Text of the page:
- G.B.S. Boxed
The first question, on advice to consumers, is easily answered. Is The Bernard Shaw Collection worth buying? As a consumer who bought it, my answer is yes.
I take the title of the set from the box containing the DVDs. Elsewhere it is listed (no surprise here) as The George Bernard Shaw Collection. As cost, I cite the manufacturer's list price, which is like rack rates for hotel rooms: discounts are available. I preordered it at a 30 percent discount, about $42.00. If you shop online, you might check dvdpricesearch.com or a similar site for price comparisons. If not, you may investigate such chains as Best Buy. To answer an inevitable question: Yes, I would buy it at the rack rate, which comes to (paraphrasing Cusins, I'm a Shavian scholar, not an arithmetical one, so let me find my calculator) about ten bucks a disc. Although not all the productions are excellent, some are, and those that for various reasons do not come off well are worth seeing partly for bits and pieces that are dandy and partly to understand why they do not succeed.
In my view, the best of the ten are Mrs Warren's Profession (109 minutes) [End Page 213] and You Never Can Tell (120 minutes), superlatively directed by Herbert Wise and James Cellan Jones, respectively. Wise ensures that the reactions of Praed, Crofts, and Reverend Gardner to Vivie's strong handshake differ from one another. Instead of opening up the play to irrelevant, distracting exteriors, he tactfully uses the exterior set of Act I for the opening dialogue between Mrs. Warren and Frank that begins Act II and for her summoning Crofts and Reverend Gardner to dinner shortly thereafter. He shrewdly alternates long shots, medium shots, medium close-ups, and close-ups in the dialogues between Mrs. Warren and Vivie in Acts II and IV. In their first dialogue, in which they bond, he infrequently shoots either woman alone, in a setup they do not share or in which the other is not in the foreground. In their second dialogue at the end of the play, however, when they are truly alienated from each other, he shoots almost all of their dialogue with only one of them in the frame, eliminating even a hint of harmony between them. Because this is a television production, Wise sensibly dispenses with the theatrical way Shaw has Mrs. Warren meet Reverend Gardner (see my Shaw's Theater) and instead simply has her enter the garden and see him.1 He takes filmic advantage of suggestions in the text—for example, cutting from a long shot of Vivie standing in the doorway, bathed by moonlight, which ends Act II, to a medium shot of a hungover Gardner, hit by bright sunlight in the doorway of his house, which begins Act III. For You Never Can Tell Jones's camera work and editing are so fluid and unobtrusive that one is rarely aware a camera is emphasizing different parts of scenes or speeches.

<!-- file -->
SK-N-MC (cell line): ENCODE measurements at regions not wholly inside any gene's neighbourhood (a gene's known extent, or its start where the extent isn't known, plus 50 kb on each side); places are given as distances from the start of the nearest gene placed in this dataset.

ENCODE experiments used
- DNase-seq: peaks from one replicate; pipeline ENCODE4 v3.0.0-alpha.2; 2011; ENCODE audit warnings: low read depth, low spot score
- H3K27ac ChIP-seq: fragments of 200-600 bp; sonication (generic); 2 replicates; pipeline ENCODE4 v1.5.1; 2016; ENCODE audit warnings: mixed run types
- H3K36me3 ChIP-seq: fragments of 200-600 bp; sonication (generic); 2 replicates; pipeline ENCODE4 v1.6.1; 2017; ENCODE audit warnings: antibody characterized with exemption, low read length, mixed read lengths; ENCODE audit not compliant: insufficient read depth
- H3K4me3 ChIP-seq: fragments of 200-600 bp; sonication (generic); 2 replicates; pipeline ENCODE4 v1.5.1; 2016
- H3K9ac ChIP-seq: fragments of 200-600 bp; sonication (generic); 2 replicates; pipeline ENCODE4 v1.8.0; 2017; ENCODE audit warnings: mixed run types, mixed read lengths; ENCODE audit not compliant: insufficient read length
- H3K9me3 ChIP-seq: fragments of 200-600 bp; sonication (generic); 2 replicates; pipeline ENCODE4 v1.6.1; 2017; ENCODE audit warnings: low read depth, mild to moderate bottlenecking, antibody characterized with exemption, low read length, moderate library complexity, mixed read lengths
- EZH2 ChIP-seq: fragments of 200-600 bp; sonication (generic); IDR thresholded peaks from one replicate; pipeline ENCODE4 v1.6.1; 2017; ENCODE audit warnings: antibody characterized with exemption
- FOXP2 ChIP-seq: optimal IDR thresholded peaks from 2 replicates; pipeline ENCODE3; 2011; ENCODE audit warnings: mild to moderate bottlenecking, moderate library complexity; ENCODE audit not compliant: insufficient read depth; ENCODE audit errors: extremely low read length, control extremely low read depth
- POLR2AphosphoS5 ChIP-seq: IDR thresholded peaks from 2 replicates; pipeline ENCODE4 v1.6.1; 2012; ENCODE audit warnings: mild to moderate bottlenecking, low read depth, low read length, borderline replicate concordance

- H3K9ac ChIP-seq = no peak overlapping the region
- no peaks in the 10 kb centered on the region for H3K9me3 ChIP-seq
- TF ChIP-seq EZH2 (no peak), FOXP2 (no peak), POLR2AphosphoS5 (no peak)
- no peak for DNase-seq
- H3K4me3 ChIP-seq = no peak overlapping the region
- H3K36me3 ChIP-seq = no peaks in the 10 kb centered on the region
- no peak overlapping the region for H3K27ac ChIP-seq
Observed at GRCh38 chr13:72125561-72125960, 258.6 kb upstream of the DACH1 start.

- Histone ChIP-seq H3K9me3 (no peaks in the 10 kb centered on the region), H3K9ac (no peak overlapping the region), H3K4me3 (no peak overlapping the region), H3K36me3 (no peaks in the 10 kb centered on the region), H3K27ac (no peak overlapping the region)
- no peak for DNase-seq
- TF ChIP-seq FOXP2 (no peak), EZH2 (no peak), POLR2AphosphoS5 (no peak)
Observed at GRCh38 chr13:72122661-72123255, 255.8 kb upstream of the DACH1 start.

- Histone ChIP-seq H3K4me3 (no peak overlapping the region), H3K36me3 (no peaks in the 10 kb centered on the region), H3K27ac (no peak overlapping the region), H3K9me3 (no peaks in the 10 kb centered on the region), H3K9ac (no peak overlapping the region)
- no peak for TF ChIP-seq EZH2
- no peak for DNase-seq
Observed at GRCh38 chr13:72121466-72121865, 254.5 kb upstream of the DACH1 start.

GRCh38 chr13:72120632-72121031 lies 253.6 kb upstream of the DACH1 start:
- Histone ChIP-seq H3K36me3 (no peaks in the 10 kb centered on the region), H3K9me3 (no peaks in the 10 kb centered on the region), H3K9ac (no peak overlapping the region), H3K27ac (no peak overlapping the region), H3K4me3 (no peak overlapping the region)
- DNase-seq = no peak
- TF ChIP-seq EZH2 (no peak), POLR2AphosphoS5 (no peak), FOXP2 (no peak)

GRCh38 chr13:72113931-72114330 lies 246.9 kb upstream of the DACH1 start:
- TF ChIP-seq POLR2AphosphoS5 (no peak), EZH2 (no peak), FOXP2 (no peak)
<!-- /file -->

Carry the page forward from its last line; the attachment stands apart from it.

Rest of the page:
Budgetary constraints are infrequently evident in both productions. When Vivie tears up Frank's letter, a few pieces accidentally fall on the floor. If director Wise had the money, he would likely have shot another take for a tidier tearing up. When Philip follows his father to the ball, Crampton says, "Come along, my boy," to which Philip replies, "Coming, dad, coming," and turns to the others to...